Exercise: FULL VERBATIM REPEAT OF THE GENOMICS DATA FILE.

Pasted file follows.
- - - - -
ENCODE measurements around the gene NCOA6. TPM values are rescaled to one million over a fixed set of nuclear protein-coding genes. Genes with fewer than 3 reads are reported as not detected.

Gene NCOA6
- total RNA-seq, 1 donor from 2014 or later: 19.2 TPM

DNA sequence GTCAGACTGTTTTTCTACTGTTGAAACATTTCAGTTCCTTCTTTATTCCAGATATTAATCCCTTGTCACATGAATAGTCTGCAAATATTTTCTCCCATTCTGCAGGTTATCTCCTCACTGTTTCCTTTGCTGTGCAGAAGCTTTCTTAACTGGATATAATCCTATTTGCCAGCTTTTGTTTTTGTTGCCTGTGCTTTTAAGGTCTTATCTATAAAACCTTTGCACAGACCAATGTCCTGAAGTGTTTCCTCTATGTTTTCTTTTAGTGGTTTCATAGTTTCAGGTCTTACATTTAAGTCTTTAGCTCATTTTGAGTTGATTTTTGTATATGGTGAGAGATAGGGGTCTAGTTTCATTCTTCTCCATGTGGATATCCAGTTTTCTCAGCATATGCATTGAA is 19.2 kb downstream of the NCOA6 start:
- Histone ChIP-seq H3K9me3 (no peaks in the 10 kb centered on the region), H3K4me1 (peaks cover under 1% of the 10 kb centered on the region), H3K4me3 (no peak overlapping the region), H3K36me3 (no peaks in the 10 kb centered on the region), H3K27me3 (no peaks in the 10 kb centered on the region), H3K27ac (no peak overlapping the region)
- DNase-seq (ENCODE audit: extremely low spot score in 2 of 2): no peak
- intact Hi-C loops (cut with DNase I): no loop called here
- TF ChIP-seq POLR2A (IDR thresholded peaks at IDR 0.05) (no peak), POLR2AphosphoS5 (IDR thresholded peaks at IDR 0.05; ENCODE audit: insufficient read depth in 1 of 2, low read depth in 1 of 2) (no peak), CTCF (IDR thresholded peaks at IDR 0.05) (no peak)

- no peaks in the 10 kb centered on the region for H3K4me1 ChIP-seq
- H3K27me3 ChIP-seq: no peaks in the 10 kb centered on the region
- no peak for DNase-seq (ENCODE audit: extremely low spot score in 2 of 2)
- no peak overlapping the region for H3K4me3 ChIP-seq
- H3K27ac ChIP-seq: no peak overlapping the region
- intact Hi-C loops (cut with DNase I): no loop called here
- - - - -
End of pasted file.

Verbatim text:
ENCODE measurements around the gene NCOA6. TPM values are rescaled to one million over a fixed set of nuclear protein-coding genes. Genes with fewer than 3 reads are reported as not detected.

Gene NCOA6
- total RNA-seq, 1 donor from 2014 or later: 19.2 TPM

DNA sequence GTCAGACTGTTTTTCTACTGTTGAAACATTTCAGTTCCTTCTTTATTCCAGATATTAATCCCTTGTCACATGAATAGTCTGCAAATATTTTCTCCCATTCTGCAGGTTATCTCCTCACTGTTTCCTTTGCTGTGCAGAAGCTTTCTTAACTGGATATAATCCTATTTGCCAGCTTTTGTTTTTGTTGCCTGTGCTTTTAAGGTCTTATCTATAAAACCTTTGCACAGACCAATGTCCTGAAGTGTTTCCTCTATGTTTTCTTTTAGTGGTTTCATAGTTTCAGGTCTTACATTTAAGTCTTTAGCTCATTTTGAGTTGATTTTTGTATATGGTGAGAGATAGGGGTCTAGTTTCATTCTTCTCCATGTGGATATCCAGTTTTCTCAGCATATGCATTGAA is 19.2 kb downstream of the NCOA6 start:
- Histone ChIP-seq H3K9me3 (no peaks in the 10 kb centered on the region), H3K4me1 (peaks cover under 1% of the 10 kb centered on the region), H3K4me3 (no peak overlapping the region), H3K36me3 (no peaks in the 10 kb centered on the region), H3K27me3 (no peaks in the 10 kb centered on the region), H3K27ac (no peak overlapping the region)
- DNase-seq (ENCODE audit: extremely low spot score in 2 of 2): no peak
- intact Hi-C loops (cut with DNase I): no loop called here
- TF ChIP-seq POLR2A (IDR thresholded peaks at IDR 0.05) (no peak), POLR2AphosphoS5 (IDR thresholded peaks at IDR 0.05; ENCODE audit: insufficient read depth in 1 of 2, low read depth in 1 of 2) (no peak), CTCF (IDR thresholded peaks at IDR 0.05) (no peak)

- no peaks in the 10 kb centered on the region for H3K4me1 ChIP-seq
- H3K27me3 ChIP-seq: no peaks in the 10 kb centered on the region
- no peak for DNase-seq (ENCODE audit: extremely low spot score in 2 of 2)
- no peak overlapping the region for H3K4me3 ChIP-seq
- H3K27ac ChIP-seq: no peak overlapping the region
- intact Hi-C loops (cut with DNase I): no loop called here